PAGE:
Three Ways To Handle Tenant Lockouts

10 March 2016
 Categories: , Articles

There are many challenges you have to deal with as a landlord, and having tenants lock themselves out of their units is just one on a very long list of issues. There are a variety of ways you can handle this type of situation, and the best way depends on your particular circumstances. Here are three different ideas for how to prevent or resolve tenant lockouts.

Only Install Locking Deadbolts

One way to keep tenants from locking themselves out of their rental units is to only stall locking deadbolts. While these locks can be secured from the inside by just turning a knob, the tenant must use the key to lock it from the outside. This forces the tenant to ensure he or she has the key to the unit in his or her possession when the individual leaves the home.

For this to work, however, you must install non-locking doorknobs. This may not always be feasible, though, because the residents may be uncomfortable living in a unit with a door that's secured by only one lock. This is particularly true if the rental is located in a high-crime area. You could compensate for this by installing two deadbolts, but be aware that's double the keys you'll likely have to keep track of.

Install Permanent Lockboxes with Spare Key

Another way you can help tenants when they get locked out of their rentals is to install a permanent lockbox on the property with a spare key inside. This way, if the tenant calls for help with getting into the unit, you can direct them to onsite lockbox and provide them with the code to get the spare key. You can then get the key back when you have a chance, return it to the lockbox, and reset the code on the box.

This solution probably works best with single-family homes because it may be easier to find places on the property that are secure and easily accessible. For instance, you could put the lockbox in an unlocked shed that people unfamiliar with the property may not think to look. It may also be easier to move the lockbox to different locations on the property between tenants.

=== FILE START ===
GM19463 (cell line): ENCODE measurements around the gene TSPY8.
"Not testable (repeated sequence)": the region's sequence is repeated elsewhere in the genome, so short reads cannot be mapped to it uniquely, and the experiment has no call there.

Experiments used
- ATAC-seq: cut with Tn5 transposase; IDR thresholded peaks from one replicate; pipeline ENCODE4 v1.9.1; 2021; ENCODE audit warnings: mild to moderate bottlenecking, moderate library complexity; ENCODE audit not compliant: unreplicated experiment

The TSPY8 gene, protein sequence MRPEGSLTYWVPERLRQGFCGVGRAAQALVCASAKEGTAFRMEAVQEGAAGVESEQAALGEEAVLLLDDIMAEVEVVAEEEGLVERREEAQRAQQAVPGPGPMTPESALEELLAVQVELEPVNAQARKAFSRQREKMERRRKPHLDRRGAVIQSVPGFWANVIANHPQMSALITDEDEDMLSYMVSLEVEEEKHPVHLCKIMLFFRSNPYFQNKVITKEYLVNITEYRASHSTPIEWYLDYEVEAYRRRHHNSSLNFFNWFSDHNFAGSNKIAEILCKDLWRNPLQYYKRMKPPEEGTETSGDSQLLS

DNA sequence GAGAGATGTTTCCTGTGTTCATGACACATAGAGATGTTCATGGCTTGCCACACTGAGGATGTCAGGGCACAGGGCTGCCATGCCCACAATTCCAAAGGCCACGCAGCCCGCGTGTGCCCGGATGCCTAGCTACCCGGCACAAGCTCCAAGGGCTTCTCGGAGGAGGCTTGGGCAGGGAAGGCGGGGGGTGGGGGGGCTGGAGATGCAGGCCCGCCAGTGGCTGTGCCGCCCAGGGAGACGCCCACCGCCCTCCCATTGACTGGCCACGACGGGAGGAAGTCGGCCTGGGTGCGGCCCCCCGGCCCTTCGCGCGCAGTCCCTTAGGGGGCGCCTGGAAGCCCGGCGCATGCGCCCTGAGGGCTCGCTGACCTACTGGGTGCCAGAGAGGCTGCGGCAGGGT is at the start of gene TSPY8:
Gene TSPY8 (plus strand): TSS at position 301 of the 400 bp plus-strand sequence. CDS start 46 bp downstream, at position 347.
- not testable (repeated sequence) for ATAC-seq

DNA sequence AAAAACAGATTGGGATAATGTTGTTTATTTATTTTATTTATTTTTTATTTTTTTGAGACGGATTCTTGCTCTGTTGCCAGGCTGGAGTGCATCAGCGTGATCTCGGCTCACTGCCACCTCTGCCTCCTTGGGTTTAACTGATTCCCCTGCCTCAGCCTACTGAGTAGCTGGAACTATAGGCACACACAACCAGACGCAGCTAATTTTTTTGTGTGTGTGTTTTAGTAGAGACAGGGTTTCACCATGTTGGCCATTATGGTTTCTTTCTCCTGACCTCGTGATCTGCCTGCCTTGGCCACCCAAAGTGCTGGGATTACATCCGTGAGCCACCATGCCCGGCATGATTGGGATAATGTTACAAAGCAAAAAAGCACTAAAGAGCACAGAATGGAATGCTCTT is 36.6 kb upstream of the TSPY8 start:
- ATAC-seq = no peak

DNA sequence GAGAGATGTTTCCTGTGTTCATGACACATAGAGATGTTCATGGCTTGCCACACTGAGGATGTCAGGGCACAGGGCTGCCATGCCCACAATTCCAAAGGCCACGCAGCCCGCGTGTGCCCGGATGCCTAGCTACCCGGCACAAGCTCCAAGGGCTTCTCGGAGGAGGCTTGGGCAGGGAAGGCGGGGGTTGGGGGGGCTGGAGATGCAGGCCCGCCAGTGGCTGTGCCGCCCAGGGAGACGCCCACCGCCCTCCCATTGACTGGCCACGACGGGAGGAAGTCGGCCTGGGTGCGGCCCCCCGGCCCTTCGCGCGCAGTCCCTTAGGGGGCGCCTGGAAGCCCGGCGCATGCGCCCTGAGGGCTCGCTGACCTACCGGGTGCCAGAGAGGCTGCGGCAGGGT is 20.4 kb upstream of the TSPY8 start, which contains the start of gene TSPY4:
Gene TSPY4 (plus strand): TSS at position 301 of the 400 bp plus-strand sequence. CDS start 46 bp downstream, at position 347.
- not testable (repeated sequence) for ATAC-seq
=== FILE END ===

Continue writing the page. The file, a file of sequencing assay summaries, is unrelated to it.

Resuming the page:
To keep tenants from abusing this option, you could charge for the service. Just be sure to indicate in the rental agreement that there is a lockout fee and when the tenant is required to pay it (e.g. with next month's rent). People tend to be more careful about keeping track of their keys if they know they will have to pay someone to help them when they are locked out.

Install Smart Locks

A third option is to install electronic locks that can be connected to a home automation system that allows people to control certain aspects of the home using a smartphone app or through a secured website on the Internet. In this scenario, if the tenant calls you about being locked out, you could open the door for them via your phone or computer. Alternatively, you could give the tenants access to the system so they can let themselves in without having to bother you.

There are systems available for both single-family and multi-family residences. However, you'll want to consult with an attorney to ensure your rental agreement covers all possible legal issues associated with this type of setup. For instance, if someone hacks your phone or computer, you could be held liable if the hacker uses the app to break into the tenant's home. Additionally, if you provide the tenant with access to the system, you'll need a way to reset the access codes between renters.

For more ideas on preventing and handling tenant lockouts, contact a commercial locksmith like those at Suburban Lock